The Township of Winslow was created by an act of the Senate and General Assembly of the State of New Jersey on March 8, 1845. The first town meeting was held at the inn of Josiah Albertson in Blue Anchor on the second Wednesday of March in the same year. The new township, created from a part of Gloucester Township, contains 57.4 square miles. The inn was named, naturally, the Blue Anchor Inn and was located on Route 73 in the center of the dual highway in the vicinity of St. Lucy's Church.
Winslow Township encompasses a large area - approximately 58 square miles. Consequently, the history or background of the township is really comprised of the history of many smaller villages, such as...
- Bates Mill / Waterford Works
- Russelltown / New Brooklyn
- Cedar Brook
- Blue Anchor
- Wilton / Williamstown Junction
Early Businesses and Trades
Established businesses in the 1700's were The Blue Anchor Tavern and a sawmill on the Egg Harbor River.
In 1833, it was documented that Winslow had a glass factory owned by William Coffin and Andrew Hay (Winslow Village was named after William Cofffin's youngest son). By 1865, the factory employed 400 people. In 1892, it was destroyed by fire.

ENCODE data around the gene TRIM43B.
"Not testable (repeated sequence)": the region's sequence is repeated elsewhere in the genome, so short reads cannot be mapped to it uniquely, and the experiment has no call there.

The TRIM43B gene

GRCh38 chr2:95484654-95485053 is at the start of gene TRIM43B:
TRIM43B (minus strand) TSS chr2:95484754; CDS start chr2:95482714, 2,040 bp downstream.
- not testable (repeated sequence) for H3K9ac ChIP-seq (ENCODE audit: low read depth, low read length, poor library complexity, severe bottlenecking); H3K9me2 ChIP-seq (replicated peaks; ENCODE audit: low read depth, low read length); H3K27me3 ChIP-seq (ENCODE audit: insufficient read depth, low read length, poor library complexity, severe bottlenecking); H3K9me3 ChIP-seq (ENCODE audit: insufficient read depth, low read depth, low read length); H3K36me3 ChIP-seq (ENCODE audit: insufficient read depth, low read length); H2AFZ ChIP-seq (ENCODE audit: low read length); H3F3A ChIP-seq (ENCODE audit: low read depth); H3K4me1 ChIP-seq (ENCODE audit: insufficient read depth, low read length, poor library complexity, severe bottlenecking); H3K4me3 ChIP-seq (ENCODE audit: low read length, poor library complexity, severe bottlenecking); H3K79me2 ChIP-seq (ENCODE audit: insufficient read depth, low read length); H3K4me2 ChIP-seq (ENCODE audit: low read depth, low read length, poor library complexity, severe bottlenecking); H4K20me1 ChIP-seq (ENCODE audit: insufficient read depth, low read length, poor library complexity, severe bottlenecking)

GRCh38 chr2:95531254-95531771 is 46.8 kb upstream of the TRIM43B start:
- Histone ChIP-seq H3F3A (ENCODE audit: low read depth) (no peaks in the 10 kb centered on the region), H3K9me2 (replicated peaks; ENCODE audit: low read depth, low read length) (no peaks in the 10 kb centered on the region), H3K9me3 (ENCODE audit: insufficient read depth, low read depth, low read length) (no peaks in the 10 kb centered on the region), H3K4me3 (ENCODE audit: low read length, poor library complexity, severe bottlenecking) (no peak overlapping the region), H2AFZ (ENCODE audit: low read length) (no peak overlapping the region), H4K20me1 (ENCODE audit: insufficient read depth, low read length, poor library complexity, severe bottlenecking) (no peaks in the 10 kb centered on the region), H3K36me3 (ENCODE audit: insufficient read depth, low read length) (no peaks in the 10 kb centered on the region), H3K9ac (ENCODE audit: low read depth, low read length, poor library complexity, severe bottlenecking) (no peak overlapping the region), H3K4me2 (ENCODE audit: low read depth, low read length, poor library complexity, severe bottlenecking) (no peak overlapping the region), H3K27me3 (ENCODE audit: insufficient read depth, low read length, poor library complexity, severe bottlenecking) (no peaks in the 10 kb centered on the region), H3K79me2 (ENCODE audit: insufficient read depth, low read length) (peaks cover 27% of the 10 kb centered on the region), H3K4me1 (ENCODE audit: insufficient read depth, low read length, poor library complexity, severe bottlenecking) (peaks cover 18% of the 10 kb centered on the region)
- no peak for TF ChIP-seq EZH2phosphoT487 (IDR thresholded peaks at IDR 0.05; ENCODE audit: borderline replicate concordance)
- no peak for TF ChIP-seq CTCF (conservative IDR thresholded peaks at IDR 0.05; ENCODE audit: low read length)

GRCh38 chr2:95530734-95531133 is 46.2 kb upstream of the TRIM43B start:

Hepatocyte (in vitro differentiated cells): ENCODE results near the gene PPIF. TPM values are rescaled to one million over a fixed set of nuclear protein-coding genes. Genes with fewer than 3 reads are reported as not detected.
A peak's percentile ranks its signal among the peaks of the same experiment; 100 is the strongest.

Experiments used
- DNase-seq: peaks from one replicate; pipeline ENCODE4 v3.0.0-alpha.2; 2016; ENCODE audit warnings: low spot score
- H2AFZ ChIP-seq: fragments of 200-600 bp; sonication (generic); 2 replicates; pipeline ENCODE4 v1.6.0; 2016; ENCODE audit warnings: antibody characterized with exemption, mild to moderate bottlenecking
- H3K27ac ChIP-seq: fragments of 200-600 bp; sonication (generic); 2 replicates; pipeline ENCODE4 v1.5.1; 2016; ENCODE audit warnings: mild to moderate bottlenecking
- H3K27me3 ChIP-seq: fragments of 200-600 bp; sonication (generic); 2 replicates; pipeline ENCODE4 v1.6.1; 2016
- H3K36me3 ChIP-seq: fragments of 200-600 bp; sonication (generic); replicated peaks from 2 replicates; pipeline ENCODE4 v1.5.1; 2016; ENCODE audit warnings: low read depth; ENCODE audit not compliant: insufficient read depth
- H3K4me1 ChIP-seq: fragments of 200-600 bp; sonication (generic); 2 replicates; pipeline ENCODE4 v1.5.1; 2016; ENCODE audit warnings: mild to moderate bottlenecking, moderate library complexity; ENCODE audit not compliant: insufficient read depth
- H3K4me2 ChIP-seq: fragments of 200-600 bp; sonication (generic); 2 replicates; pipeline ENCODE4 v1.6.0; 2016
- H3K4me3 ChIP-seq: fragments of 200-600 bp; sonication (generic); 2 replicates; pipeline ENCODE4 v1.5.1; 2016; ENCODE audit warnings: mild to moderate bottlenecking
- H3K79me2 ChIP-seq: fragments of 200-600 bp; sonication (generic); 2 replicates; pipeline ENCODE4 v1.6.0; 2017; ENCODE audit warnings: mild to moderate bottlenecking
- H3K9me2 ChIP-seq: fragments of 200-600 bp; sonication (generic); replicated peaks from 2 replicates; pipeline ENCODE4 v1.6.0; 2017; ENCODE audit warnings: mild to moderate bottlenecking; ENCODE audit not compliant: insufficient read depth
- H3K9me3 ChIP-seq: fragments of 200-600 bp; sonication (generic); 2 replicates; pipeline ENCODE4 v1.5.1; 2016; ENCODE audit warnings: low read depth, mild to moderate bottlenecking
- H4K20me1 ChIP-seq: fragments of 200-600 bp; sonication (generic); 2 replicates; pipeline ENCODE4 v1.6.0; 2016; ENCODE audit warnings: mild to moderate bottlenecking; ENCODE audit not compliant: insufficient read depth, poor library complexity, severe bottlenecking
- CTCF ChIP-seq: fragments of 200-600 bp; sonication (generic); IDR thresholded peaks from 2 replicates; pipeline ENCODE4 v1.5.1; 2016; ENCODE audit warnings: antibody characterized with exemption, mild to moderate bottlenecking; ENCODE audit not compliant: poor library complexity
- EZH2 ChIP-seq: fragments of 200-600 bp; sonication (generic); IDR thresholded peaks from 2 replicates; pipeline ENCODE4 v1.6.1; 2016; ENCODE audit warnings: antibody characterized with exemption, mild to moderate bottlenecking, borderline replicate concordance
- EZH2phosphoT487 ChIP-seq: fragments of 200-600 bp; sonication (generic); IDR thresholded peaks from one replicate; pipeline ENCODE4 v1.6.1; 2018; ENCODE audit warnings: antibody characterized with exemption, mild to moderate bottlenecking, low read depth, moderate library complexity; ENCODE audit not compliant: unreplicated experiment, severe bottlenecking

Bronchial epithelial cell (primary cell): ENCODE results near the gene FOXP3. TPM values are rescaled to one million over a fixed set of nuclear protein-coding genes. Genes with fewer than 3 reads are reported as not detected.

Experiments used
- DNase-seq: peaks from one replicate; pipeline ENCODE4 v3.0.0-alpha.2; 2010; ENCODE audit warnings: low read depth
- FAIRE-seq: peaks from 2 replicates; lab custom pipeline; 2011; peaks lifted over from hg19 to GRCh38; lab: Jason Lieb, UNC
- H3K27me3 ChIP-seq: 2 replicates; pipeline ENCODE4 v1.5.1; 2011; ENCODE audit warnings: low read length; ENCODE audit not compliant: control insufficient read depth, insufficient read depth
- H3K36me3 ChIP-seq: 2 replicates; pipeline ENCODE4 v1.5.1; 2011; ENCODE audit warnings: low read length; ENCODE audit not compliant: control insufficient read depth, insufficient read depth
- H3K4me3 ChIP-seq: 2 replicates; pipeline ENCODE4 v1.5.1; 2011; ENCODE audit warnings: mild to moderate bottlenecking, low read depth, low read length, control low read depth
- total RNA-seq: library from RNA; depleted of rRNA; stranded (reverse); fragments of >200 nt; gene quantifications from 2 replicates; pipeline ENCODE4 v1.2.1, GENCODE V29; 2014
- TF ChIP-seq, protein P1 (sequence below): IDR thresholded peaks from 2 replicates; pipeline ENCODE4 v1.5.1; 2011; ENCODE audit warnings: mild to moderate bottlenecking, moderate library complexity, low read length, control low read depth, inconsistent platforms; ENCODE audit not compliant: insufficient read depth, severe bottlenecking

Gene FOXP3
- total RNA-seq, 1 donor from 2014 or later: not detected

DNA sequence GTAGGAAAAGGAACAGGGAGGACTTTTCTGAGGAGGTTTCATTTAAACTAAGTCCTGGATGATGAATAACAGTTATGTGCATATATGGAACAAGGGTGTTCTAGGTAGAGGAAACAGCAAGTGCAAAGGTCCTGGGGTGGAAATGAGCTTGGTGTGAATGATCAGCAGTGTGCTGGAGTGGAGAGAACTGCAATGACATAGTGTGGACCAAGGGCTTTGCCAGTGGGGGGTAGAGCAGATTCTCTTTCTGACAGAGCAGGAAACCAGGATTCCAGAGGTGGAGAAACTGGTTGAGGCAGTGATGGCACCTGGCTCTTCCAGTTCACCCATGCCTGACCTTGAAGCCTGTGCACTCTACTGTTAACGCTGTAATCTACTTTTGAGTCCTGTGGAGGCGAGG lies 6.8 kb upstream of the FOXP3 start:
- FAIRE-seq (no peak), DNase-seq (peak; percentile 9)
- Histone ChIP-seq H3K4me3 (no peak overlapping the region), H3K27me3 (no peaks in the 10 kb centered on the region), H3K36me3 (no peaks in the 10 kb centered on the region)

Tansboro was the location of a tannery owned by C. Tice and J. Venibe.
Another glass factory was located in Wilton. J.L. Mason leased the facility in 1856 and manufactured fruit jars. When operating to capacity, the facility employed 100 people.
In 1880, Waterford and Winslow were considered wilderness regions. Its population was about 4000 residents, who lived mostly on remote farms.
One of the oldest settlements in Winslow Township occurred in Blue Anchor at a point where an old Indian trail crossed through the swamp. In 1726, the first cedar tract was cleared in the township. Soon after, the first proprietary business in the area was established - a tavern made out of cedar logs.
Timber was plentiful in the region and John Inskip erected a sawmill on the Great Egg Harbor River. It was at this point on the Great Egg Harbor River that a public ford was erected around 1762. The Indians would stop and camp here overnight as they traveled between Indian villages of Shamong and Tuckahoe.